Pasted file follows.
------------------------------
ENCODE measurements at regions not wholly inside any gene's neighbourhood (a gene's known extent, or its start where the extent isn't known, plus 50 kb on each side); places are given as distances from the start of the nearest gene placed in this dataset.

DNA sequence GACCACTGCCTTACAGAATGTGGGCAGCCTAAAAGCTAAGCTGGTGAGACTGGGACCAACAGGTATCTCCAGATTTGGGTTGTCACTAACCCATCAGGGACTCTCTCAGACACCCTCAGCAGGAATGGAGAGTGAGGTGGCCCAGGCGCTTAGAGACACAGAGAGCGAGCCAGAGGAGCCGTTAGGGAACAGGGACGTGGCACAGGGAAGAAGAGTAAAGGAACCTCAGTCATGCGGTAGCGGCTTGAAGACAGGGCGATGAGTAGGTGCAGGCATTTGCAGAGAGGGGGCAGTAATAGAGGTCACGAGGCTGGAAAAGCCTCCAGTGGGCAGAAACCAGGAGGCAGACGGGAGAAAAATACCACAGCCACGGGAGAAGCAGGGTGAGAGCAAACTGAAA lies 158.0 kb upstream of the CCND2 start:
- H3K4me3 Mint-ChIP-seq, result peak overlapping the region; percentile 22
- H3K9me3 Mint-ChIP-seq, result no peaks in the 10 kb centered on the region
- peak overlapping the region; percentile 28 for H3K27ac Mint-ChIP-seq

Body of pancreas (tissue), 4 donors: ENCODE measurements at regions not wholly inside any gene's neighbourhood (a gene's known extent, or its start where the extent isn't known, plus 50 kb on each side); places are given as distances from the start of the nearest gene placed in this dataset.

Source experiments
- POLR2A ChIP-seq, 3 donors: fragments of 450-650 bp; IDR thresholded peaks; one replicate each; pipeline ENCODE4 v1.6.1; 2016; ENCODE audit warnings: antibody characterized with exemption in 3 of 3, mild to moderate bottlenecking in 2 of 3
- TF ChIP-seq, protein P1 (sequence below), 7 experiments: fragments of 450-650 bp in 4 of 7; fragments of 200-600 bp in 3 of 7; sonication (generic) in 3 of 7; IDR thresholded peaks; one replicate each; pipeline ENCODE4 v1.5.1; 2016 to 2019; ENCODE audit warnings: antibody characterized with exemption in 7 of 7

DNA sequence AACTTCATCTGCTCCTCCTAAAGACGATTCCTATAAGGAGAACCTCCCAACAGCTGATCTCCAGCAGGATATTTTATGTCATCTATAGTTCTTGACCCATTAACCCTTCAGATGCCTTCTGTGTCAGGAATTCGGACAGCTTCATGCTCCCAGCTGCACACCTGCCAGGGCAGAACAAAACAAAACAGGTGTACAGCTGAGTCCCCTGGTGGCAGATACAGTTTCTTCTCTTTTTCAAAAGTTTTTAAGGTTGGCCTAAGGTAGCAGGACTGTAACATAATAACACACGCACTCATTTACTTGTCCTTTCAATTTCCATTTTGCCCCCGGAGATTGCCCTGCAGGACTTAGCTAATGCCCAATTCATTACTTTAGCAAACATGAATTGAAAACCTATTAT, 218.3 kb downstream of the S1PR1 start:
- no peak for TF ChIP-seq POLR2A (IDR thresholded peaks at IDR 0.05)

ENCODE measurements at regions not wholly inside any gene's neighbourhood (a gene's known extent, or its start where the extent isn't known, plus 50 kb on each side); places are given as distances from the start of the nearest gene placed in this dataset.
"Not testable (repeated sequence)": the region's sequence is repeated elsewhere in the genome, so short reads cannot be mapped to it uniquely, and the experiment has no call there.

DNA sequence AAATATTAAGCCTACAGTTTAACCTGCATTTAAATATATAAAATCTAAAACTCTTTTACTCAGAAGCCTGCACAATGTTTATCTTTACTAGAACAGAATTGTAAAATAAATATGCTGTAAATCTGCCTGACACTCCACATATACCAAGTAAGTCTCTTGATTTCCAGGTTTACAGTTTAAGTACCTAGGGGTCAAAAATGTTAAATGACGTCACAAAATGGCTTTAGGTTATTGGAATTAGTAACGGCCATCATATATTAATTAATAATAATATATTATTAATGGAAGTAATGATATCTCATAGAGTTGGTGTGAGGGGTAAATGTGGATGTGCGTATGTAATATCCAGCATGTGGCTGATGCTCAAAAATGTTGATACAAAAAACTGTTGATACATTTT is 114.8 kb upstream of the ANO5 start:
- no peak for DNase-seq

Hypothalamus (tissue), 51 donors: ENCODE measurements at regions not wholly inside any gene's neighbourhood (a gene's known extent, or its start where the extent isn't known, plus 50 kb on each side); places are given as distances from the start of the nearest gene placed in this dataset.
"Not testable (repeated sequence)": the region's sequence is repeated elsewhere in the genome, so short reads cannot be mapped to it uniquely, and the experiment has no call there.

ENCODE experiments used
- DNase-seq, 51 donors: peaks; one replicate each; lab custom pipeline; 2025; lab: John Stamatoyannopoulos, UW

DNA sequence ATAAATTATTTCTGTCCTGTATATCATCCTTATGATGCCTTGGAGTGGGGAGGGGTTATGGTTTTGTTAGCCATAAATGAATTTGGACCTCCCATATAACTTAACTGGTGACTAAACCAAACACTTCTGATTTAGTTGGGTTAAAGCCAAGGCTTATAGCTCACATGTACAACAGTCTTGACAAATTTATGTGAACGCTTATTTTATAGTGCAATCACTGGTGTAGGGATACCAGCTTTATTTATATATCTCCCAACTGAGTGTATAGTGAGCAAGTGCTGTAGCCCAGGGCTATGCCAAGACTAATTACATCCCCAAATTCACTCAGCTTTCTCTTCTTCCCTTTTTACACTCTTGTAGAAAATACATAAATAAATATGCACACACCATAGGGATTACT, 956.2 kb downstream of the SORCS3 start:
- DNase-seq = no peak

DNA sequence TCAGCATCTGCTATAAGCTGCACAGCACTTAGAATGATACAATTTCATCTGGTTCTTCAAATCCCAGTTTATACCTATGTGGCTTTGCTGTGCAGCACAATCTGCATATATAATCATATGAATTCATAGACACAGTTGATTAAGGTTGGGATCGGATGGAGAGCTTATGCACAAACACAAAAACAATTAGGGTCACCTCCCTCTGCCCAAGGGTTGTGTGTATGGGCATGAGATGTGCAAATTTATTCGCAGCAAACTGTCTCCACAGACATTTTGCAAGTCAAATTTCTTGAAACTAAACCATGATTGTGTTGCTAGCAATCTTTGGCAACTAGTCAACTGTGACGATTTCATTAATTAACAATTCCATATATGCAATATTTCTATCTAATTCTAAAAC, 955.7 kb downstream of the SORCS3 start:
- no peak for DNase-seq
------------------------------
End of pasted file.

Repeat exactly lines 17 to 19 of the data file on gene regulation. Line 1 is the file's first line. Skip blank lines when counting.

"Not testable (repeated sequence)": the region's sequence is repeated elsewhere in the genome, so short reads cannot be mapped to it uniquely, and the experiment has no call there.

ENCODE experiments used
- DNase-seq, 51 donors: peaks; one replicate each; lab custom pipeline; 2025; lab: John Stamatoyannopoulos, UW